The urban heat island intensity (UHI) can be scaled with the urban length scale and the wind speed, through the time-dependent energy balance. The heating of the urban surfaces during the daytime sets the initial temperature, and this overheating is dissipated during the night-time through mean convection motion over the urban surface. The energy balance shows that this cooling effect can be quantified in an exponential decay in time. The minimum temperature reached at the end of this cooling period corresponds to the UHI, which increases with increasing urban length scale and decreasing wind speed. The temporal data for Phoenix, Arizona are reasonably accurately traced by this model, for the time period, from 1983 to 2010 during which Phoenix has undergone substantial expansion and therefore an increase in the urban length scale. Comparisons with the data in several cities around the world also yield quantitatively correct results for the effect of the wind speed. This model does require one correction factor to account for different urban topology in different cities. Thus, using a small number of readily available data for the urban length scale and the wind speed, the UHI intensity can be described with possible predictions for future trends.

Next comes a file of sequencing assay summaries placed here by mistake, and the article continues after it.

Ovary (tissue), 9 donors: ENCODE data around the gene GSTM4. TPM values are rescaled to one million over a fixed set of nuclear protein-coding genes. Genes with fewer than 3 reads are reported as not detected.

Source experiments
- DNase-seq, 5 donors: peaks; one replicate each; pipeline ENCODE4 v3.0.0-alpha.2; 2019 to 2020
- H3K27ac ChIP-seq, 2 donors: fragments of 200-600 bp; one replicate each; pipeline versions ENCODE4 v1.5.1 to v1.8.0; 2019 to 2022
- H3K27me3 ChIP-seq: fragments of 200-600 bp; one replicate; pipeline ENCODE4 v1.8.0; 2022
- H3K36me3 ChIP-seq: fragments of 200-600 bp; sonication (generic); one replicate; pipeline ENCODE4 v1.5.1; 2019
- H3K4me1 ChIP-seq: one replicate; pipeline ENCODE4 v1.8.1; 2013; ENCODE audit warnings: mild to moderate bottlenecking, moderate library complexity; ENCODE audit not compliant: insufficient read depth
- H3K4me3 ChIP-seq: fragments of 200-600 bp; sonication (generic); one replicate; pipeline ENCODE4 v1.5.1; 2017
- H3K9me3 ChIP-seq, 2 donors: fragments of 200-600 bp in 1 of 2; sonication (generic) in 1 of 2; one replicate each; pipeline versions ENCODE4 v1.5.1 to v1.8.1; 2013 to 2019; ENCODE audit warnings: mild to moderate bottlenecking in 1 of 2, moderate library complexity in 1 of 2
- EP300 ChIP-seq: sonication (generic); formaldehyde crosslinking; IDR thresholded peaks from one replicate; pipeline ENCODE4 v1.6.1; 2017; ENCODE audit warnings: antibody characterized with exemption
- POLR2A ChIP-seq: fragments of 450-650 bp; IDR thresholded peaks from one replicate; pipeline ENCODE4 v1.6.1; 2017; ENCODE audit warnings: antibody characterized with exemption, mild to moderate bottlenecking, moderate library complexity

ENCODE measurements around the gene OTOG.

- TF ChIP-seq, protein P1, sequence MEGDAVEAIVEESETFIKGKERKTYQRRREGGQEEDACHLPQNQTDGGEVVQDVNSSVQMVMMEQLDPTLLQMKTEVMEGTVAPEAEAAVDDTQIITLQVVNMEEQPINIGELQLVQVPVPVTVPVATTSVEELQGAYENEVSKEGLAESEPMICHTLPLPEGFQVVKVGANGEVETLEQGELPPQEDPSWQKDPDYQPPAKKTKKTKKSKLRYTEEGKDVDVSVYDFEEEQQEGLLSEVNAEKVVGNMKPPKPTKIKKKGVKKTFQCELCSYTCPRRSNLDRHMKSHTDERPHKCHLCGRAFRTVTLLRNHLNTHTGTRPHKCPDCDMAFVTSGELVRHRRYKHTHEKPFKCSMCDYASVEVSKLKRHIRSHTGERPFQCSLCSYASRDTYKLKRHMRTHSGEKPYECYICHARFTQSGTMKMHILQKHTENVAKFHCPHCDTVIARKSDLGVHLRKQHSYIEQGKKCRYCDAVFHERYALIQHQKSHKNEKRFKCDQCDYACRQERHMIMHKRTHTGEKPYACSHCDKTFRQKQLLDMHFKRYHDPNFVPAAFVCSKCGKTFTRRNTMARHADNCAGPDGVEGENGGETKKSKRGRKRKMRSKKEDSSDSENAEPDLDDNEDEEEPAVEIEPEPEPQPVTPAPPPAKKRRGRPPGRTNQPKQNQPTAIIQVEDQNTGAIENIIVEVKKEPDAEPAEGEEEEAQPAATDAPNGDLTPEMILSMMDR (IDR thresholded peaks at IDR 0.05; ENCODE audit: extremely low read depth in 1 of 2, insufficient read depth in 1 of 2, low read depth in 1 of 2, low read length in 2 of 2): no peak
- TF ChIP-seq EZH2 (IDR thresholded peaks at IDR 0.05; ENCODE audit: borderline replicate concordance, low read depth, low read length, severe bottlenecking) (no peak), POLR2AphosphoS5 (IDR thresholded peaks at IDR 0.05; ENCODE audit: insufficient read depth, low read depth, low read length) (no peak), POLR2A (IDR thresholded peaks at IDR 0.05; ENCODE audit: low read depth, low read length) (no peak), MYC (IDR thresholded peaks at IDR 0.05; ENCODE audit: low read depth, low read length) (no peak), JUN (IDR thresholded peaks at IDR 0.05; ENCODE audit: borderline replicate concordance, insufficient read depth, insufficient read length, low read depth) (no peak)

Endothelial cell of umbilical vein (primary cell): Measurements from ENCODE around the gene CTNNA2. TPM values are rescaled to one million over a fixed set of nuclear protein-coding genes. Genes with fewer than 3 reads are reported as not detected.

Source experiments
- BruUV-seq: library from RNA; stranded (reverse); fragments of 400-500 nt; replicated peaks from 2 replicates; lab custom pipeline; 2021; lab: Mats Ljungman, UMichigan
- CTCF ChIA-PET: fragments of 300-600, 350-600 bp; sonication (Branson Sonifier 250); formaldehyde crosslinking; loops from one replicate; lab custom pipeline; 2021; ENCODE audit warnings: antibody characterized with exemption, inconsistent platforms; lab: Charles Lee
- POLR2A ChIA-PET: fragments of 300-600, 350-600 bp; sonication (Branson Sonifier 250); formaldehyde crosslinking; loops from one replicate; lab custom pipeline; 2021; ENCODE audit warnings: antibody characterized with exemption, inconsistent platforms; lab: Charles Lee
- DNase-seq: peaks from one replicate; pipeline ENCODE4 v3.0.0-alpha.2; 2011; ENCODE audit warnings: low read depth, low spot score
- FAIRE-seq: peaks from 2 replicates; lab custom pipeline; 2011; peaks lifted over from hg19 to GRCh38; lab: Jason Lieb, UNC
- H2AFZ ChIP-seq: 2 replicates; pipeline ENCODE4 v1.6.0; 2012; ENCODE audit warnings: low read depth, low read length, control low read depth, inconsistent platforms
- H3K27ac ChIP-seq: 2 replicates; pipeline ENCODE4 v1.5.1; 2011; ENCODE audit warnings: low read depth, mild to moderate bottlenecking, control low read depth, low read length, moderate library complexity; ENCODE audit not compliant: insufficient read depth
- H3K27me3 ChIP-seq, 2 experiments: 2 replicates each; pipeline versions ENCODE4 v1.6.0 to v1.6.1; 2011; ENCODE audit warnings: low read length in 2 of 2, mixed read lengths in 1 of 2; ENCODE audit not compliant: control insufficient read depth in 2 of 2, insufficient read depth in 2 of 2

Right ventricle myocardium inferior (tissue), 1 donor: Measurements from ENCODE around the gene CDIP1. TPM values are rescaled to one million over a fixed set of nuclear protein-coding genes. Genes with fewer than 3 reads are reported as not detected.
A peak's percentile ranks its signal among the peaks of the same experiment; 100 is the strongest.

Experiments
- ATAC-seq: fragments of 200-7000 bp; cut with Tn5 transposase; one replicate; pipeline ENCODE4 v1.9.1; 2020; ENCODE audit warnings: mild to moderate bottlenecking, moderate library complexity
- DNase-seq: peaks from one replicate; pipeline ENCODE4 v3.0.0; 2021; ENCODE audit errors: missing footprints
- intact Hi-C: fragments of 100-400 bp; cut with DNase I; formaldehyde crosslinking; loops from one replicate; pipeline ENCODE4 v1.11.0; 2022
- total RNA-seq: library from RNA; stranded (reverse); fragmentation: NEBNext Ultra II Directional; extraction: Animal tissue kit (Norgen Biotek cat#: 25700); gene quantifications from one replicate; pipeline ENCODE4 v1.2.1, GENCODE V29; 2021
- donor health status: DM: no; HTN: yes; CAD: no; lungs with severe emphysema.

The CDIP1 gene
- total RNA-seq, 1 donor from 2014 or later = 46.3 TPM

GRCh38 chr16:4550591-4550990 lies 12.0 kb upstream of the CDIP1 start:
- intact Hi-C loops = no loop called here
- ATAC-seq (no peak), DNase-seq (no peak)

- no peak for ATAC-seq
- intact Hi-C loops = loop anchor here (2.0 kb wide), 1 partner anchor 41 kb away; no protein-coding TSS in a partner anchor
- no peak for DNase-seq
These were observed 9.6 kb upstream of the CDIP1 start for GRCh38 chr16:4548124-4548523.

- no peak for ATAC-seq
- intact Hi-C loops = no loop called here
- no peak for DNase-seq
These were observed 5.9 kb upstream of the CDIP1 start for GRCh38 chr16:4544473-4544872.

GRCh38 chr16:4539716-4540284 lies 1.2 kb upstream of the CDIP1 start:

- Energy balance
- Urban heat island
ASJC Scopus subject areas
- Geography, Planning and Development
- Environmental Science (miscellaneous)
- Urban Studies
- Atmospheric Science